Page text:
The main reason that the suggestion was made however is that there is a way, through user input that is later displayed, for someone to inject javascript or links to malicious sites into your document. htmlspecialchars and htmlentities will escape that kind of content and make it harmless (hopefully, although someone always finds a hole).

  13. #13
    SitePoint Wizard cranial-bore's Avatar
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    Even if you remove any HTML from data before storing, it's a good idea to use htmlspecialchars, especially for anything that'll be output as form field values.

    Imagine that someone stores the value Ian Mc'Bane and you want to pre-populate a form field with that value:
    Code HTML:
    <input type='text' value='Ian Mc'Bane'>
    <input type='text' value='Ian Mc& #039;Bane'>
    (The space after & is just to stop this forum software rendering the code as a single quote)

    The first line is what your resultant HTML might look like with no escaping. The single quote in the name Mc'Bane is going to bugger up the HTML, closing the attribute prematurely and causing problems.

    The second line has been run through htmlspecialchars and characters like < > ' " have been converted to their character codes. Your HTML is valid, the form will work, and the user doesn't see anything other than their original data.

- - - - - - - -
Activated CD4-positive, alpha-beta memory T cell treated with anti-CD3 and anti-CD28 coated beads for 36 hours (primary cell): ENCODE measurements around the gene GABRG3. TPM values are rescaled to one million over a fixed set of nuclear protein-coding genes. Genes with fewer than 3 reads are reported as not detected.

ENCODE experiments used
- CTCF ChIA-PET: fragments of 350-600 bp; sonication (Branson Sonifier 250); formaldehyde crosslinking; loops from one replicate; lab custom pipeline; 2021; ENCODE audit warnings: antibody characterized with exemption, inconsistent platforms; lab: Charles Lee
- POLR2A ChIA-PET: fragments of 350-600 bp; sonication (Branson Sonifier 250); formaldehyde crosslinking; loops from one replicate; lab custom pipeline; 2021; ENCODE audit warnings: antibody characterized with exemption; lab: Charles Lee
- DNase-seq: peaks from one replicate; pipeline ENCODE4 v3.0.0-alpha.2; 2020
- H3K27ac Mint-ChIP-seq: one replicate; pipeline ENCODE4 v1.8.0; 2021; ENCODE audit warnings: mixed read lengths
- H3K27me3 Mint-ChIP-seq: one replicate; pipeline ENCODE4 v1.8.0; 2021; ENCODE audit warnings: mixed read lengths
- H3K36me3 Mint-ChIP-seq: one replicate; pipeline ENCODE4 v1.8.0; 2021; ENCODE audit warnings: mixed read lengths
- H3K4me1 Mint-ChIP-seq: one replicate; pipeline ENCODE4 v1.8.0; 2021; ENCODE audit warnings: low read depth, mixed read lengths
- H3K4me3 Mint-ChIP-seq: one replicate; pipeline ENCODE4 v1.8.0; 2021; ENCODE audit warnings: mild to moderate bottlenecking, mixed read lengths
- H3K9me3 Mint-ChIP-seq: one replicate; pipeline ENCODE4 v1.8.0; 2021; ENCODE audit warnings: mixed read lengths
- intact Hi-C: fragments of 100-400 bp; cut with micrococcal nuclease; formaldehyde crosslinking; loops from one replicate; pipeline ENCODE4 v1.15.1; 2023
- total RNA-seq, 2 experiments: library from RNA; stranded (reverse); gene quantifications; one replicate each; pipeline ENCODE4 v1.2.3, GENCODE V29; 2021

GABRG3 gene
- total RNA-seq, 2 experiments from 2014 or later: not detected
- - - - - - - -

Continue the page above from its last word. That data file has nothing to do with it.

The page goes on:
and as mentioned escaping data like this can be helpful to protect against XSS.

    You are right to limit the characters that can be used for a username. If you wanted to limit them to letters, numbers, the dash and the underscore you might have something like this as part of your registration code:
    PHP Code:
    if(!preg_match('/^[a-zA-Z0-9\_\-]+$/'$username)) {
        
    $error 'Invalid username. Only alphanumeric characters, the dash and the underscore can be used';


  14. #14
    SitePoint Wizard stereofrog's Avatar
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    Quote Originally Posted by Hammer65 View Post
    addslashes/mq can be fooled.
    real_escape_string was buggy in mysql versions prior to 5.0.22, and could be "fooled" quite as easy as addslashes (under same conditions, i.e. using GBK charset or similar). See comments to that blog post.